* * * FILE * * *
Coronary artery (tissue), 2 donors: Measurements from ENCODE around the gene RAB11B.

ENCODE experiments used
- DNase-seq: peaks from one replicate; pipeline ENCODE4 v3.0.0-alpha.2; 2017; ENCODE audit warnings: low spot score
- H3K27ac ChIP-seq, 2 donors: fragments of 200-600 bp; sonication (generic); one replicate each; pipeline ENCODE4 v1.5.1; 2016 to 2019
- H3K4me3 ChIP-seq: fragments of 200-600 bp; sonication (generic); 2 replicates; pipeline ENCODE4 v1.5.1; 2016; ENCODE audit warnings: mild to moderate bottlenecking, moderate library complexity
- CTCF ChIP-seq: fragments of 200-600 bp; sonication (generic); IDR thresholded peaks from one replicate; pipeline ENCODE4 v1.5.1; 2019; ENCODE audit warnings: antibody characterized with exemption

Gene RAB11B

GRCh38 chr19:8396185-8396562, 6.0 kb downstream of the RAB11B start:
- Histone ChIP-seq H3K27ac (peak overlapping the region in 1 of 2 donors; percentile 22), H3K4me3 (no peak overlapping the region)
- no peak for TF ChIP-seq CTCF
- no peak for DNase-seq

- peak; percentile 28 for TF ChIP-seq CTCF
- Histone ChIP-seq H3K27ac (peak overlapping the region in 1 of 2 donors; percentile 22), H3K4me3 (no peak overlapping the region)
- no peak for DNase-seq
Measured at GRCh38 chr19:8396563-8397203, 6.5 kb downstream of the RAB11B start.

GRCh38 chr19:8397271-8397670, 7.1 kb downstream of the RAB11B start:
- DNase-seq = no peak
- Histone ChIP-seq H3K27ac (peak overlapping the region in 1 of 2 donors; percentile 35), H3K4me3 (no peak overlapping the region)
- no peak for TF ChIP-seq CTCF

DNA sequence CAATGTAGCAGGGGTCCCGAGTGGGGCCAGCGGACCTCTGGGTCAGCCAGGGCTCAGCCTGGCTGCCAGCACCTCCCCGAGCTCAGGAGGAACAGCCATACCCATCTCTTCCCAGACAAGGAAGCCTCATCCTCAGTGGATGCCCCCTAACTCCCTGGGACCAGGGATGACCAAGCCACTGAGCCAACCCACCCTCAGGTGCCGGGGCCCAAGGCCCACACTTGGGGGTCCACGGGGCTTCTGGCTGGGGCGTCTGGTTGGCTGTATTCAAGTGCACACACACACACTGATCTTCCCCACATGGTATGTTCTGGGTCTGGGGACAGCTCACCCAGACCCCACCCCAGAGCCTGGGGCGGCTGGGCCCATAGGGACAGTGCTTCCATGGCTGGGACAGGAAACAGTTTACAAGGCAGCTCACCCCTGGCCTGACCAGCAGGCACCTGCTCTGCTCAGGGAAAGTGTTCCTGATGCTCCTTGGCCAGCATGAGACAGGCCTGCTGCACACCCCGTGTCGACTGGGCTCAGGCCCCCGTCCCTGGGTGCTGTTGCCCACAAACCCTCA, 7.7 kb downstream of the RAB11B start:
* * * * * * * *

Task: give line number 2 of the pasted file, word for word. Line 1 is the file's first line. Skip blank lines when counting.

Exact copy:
ENCODE experiments used